Question: Is lfcShrink only useful only for visualization?
0
gravatar for Fawzi Yassine
5 weeks ago by
Fawzi Yassine10 wrote:

Hi,

Michael Love (the developer of deseq2) has said:

The shrunken fold changes are useful for ranking genes by effect size and for visualization.

Does this mean that the shrunken fold changes [produced by lfcShrink ] are [only] useful for ranking genes by effect size and for visualization.

Regards,

dseq2 rna-seq bioconductor R • 228 views
ADD COMMENTlink modified 5 weeks ago • written 5 weeks ago by Fawzi Yassine10

The authors in (Lazaropoulos et al., 2015) said: ” Patients with FRDA have frataxin levels in peripheral tissues that range from 2% to 30% of control level” (they used Western blot for measurements). So I guess researchers agree on the 0.3 FC number. Add I got this, but withot shrinking in deseq2 – which seems necessary in deseq2. Lazaropoulos, M., Dong, Y., Clark, E., Greeley, N. R., Seyer, L. A., Brigatti, K. W., … Lynch, D. R. (2015). Frataxin levels in peripheral tissue in Friedreich ataxia. Annals of Clinical and Translational Neurology, 2(8), 831–42. https://doi.org/10.1002/acn3.225

ADD REPLYlink written 5 weeks ago by Fawzi Yassine10

Western blot measures protein abundance, so you are comparing apples with peers.

ADD REPLYlink modified 5 weeks ago • written 5 weeks ago by ATpoint15k
1
gravatar for Devon Ryan
5 weeks ago by
Devon Ryan89k
Freiburg, Germany
Devon Ryan89k wrote:

No, which is why he didn't use the word "only". Shrunken fold-changes are generally useful since they're (A) more conservative and (B) will tend to match what you'd see with large sample sizes (if you had them).

ADD COMMENTlink written 5 weeks ago by Devon Ryan89k

Thank you for your reply. Actually, I am interested in (Fold Change) FC for a single gene FXN. For the biological condition I am testing, it has been shown (by microarray) that the FC for FXN is 0.3. In deseq2, the unshrunken FC is exactly 0.3 whereas the shrunken one is 0.45 That’s why I am reluctant to use the shrunken one. Regards,

ADD REPLYlink modified 4 weeks ago • written 5 weeks ago by Fawzi Yassine10
2

Microarrays and RNA-seq generate very different types of measurements, i.e., fluorescence intensities following hybridizations to pre-selected target regions vs. counting of randomly samples regions, respectively. You should absolutely not expect to end up with the same values. It's like expecting the same values for weighing a gallon of water and measuring the time it takes to evaporate a gallon of water.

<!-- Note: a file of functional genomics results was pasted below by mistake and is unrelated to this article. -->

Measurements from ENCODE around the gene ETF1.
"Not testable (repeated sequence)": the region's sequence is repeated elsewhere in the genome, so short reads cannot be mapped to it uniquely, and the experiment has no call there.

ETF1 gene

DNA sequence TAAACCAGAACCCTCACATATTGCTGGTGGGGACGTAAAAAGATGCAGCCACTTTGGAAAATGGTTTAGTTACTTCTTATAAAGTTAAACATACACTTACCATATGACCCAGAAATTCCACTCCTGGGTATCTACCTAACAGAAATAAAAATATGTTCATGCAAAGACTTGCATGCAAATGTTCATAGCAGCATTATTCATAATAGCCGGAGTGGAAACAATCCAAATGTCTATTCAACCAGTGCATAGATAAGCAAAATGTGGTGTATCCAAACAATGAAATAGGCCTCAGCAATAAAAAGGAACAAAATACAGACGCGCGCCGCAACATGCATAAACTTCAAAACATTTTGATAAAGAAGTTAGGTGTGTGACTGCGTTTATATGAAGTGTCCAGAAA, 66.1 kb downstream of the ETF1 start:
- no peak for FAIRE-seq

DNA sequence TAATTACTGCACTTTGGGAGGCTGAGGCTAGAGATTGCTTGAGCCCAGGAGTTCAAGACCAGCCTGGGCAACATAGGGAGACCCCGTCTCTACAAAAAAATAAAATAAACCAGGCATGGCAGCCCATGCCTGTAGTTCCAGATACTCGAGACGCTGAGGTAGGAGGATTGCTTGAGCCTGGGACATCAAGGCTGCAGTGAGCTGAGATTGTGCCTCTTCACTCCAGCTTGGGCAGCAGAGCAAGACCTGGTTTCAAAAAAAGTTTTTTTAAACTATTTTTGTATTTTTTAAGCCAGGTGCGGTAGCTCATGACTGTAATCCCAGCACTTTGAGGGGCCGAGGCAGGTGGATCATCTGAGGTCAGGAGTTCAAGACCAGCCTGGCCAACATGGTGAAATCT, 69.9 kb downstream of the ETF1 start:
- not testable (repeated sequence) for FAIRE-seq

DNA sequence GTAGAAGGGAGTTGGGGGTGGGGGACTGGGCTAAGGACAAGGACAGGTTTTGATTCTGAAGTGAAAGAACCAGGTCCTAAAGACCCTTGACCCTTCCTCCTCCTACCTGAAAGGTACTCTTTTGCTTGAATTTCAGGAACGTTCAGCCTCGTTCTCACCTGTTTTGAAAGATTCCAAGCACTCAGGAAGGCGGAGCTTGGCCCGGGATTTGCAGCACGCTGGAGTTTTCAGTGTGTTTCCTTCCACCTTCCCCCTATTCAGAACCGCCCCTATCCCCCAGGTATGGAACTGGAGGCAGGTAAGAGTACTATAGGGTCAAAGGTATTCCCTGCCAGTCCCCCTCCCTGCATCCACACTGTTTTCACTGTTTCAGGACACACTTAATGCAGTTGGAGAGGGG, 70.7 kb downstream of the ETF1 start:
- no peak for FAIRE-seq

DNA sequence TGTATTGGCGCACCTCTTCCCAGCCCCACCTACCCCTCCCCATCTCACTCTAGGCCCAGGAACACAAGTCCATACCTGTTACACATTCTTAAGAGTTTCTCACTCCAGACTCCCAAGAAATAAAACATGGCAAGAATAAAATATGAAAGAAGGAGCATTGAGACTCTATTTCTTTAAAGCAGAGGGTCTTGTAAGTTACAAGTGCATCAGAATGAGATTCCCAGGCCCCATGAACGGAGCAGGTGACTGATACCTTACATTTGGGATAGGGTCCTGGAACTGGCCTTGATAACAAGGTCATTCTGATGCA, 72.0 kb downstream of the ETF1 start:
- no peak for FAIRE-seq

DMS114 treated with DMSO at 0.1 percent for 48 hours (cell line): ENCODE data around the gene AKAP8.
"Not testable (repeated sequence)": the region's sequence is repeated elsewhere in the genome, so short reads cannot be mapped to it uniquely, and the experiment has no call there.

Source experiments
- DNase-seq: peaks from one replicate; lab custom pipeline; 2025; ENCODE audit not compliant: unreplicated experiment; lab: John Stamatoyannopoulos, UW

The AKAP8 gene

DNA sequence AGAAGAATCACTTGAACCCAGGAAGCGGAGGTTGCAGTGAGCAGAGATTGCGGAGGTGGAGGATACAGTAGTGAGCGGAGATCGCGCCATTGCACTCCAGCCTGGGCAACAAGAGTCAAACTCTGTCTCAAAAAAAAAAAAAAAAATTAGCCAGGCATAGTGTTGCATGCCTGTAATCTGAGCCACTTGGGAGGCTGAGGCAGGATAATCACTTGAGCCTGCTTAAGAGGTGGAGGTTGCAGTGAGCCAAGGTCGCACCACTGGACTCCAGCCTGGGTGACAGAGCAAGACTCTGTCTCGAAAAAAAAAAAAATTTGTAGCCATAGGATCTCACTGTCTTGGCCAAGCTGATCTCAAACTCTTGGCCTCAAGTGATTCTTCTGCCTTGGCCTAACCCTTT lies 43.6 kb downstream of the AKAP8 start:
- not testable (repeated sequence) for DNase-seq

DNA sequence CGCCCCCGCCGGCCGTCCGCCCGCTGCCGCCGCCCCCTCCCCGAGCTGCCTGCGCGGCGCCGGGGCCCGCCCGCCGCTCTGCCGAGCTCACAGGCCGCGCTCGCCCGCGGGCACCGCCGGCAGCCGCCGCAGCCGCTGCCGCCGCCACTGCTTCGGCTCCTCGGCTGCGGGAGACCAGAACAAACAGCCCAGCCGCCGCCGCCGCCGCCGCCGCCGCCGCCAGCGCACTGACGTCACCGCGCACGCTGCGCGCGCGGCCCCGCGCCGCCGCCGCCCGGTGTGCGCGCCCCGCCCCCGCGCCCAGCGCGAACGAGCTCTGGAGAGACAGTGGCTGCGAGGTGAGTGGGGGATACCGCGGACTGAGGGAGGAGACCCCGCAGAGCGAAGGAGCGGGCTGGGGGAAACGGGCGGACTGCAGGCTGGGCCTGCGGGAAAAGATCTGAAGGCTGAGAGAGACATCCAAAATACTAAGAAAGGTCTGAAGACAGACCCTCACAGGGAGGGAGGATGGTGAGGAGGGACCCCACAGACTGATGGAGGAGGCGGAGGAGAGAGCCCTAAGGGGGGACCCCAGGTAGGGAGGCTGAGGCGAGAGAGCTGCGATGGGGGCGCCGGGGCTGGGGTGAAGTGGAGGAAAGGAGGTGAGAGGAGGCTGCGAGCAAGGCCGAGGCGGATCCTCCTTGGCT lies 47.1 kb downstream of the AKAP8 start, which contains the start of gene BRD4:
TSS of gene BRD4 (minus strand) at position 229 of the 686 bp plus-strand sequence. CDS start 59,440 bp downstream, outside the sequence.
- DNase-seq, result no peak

ADD REPLYlink written 5 weeks ago by Friederike3.8k

The authors in (Lazaropoulos et al., 2015) said: ” Patients with FRDA have frataxin levels in peripheral tissues that range from 2% to 30% of control level” . So I guess researchers agree on the 0.3 FC number. Add I got this, but withot shrinking in deseq2 – which seems necessary in deseq2. Lazaropoulos, M., Dong, Y., Clark, E., Greeley, N. R., Seyer, L. A., Brigatti, K. W., … Lynch, D. R. (2015). Frataxin levels in peripheral tissue in Friedreich ataxia. Annals of Clinical and Translational Neurology, 2(8), 831–42. https://doi.org/10.1002/acn3.225

ADD REPLYlink written 5 weeks ago by Fawzi Yassine10
1

You're right, logFC values may be a bit more stable across different platforms than the actual values used as proxies for expression. You're lucky that for that particular gene the fold changes you measured seem to match with the Western Blot measurements of proteins (!), but it certainly is no argument against the general applicability of shrunken logFC values (even if I was to take the values at face value, I would have no problem accepting that there's a 37% increase of the transcripts). RNA-seq is not a super quantitative assay (neither are Western Blots!) unless you used very carefully selected spike-in controls that actually allow you to gauge the slope of recovery for transcripts with similar properties as the one you're interested in.

I guess, the main message everyone here is trying to bring across: do not take either logFC result at face value. I'm sure I could produce a (slightly) different one by using the same data but different annotations, transcriptome references, or different tools for calculating the logFC.

ADD REPLYlink written 5 weeks ago by Friederike3.8k

Hi Fred, So which one do you command that I report? The unshrunken LFC or the shrunken one? By the way that disease I am experimenting with end which I carry is called Friedreich’s Ataxia.

ADD REPLYlink written 5 weeks ago by Fawzi Yassine10
1

Hi Fa, I don't think it matters as long as you stay consistent. As Devon pointed out, the shrunken logFC is assumed to be a better approximation, but there's no guarantee, of course, because it always depends on the noise, experimental design etc. of your samples.

ADD REPLYlink written 5 weeks ago by Friederike3.8k

lfcShrink_res_deseq2 = lfcShrink(dds=dds, coef = 2, res = res_deseq2, type = "apeglm") gave 0.32 FC which is perfect!

ADD REPLYlink written 4 weeks ago by Fawzi Yassine10
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